Celebrate like the Czechs:
Christianity is relatively new to Asia, but today about 30% of the South Korean population is Christian. Although South Korea is mostly Buddhist, Christmas is a favorite holiday even for non-Christians who usually dedicate it to shopping.
At Christmas, a large potluck dinner often takes place, with everyone bringing their best dish usually Bulgogi (barbecued beef), sweet potato noodles, and, of course, the omnipresent kimchi. For dessert, Koreans usually opt for a Christmas cake, often a steamed rice cake topped with fruits.
Celebrate like the Koreans: Korean Bulgogi Lettuce Wraps
The most unusual choice of holiday food comes from Japan. Since the 1970s when KFC had a very successful Christmas ad campaign, people in Japan hurl to the local KFC for fried chicken. (This must have something to do with the fact that turkey is very difficult to find in the country.)
For dessert, they opt for Kurisumasu Keiki, a strawberry sponge cake.
Celebrate like the Japanese:
Christians in India celebrate Christmas by enjoying several dishes, such as Vindaloo, a curry dish popular in the region of Goa. Restaurants in Goa serve vindaloo with pork, soaked in a mixture of palm vinegar and dried red chili peppers with additional spices, which is the original recipe.
Allahabadi cake is the dessert of choice during the Christmas period by the Christian population of Hindustan. This traditional rum fruit cake originated in the city of Allahabad. The ingredients include maida flour, eggs, sugar, ghee (clarified butter), marmalade, petha (translucent soft candy), nuts, fennel, and ginger.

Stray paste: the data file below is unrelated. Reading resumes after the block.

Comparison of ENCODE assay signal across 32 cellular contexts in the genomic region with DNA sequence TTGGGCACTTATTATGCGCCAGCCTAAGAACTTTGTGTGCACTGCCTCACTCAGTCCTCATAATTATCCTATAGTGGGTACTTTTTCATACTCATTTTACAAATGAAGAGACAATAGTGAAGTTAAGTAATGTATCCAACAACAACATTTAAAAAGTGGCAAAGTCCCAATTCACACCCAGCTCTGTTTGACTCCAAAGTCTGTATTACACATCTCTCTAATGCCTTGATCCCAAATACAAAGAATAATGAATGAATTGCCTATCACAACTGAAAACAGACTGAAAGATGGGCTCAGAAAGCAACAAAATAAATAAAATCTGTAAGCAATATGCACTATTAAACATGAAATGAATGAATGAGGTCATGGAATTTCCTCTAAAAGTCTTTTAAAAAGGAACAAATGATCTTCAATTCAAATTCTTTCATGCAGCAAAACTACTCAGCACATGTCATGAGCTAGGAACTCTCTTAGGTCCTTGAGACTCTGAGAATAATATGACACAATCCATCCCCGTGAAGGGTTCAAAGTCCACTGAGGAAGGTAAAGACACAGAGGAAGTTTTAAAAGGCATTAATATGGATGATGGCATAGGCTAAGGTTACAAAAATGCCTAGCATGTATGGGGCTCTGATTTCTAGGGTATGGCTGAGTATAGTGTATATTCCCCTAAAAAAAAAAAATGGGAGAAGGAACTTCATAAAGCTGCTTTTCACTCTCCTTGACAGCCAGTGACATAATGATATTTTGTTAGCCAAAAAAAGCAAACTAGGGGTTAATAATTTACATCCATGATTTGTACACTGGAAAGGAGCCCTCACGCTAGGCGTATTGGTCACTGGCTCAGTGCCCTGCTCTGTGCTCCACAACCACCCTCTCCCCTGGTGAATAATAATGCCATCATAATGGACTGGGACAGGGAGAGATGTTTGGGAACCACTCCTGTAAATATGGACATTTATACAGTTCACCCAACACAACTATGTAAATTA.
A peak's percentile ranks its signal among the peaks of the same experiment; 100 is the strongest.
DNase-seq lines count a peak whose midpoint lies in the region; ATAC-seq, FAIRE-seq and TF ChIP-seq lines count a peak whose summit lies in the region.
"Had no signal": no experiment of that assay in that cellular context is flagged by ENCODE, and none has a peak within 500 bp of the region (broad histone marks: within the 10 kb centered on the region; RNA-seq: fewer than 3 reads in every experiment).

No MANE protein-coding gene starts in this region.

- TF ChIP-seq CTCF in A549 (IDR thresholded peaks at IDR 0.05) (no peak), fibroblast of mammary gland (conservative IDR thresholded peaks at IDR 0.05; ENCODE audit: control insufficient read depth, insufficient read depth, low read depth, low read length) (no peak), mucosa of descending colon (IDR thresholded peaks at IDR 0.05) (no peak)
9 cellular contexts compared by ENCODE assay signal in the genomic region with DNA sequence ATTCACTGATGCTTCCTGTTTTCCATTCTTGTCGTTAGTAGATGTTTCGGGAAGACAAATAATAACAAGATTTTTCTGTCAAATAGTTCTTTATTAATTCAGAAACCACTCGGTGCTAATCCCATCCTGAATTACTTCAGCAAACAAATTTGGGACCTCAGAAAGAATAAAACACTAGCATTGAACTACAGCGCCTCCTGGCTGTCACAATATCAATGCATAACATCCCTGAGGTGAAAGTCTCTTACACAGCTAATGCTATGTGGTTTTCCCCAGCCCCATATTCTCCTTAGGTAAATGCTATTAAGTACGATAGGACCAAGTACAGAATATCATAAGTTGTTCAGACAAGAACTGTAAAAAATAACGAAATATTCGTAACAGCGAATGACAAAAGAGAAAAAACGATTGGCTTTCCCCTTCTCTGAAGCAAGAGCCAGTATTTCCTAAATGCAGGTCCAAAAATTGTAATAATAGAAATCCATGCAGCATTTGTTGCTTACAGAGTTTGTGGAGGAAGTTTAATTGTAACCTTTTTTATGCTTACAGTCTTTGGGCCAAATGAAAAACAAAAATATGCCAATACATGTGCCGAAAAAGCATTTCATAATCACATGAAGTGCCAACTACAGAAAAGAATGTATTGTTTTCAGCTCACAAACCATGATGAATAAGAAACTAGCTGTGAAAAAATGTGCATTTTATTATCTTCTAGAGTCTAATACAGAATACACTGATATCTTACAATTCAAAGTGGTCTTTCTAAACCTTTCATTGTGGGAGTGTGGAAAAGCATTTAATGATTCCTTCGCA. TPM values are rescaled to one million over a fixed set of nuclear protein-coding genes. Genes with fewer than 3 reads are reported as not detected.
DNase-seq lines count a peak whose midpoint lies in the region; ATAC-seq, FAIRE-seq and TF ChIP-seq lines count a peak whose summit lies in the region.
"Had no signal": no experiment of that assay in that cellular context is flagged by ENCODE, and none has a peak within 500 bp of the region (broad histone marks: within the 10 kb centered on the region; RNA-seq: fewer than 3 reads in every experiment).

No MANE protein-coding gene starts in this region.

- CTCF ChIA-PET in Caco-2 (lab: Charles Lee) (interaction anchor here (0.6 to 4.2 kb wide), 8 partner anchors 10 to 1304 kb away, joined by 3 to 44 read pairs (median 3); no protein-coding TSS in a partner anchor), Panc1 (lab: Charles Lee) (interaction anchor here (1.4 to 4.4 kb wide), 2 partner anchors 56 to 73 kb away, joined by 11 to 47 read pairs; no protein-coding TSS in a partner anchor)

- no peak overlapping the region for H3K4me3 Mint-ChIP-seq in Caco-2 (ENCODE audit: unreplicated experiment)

Celebrate like the Indians: Potato Vindaloo Curry
People in Mexico opt for turkey or codfish, but holiday feasting can’t go without their favorite tamales. These wrapped treats have been around since the Aztec and Maya times. The corn husks (or banana leaves) can be filled with all sorts of things – meat, cheese, vegetables, fruits, and chili, then steamed.
Come the time for dessert, buñuelos are one of the favorite choices. In Latin America, buñuelos are seen as a symbol of good luck. These sweet treats are made of wheat yeast dough flavored with anise, which is shaped into balls or discs, fried and then topped with a sweet topping of choice.
Celebrate like the Mexicans: Meatless Tamales with Black Bean Filling
A traditional Peruvian Christmas meal includes roast turkey, tamales, applesauce, salad, and a sweet Italian bread called Panettone. This bread is usually given to the poor or less fortunate during the holiday season.
Peruvians enjoy drinking hot chocolate around the holidays. Their traditional version is usually made from scratch with melted dark chocolate and includes cinnamon, cloves, and chili. Serve your spiced hot chocolate with panettone.
Celebrate like the Peruvians: Hot Chocolate
Whatever recipes you choose for your festive table, make sure you share them with your loved ones.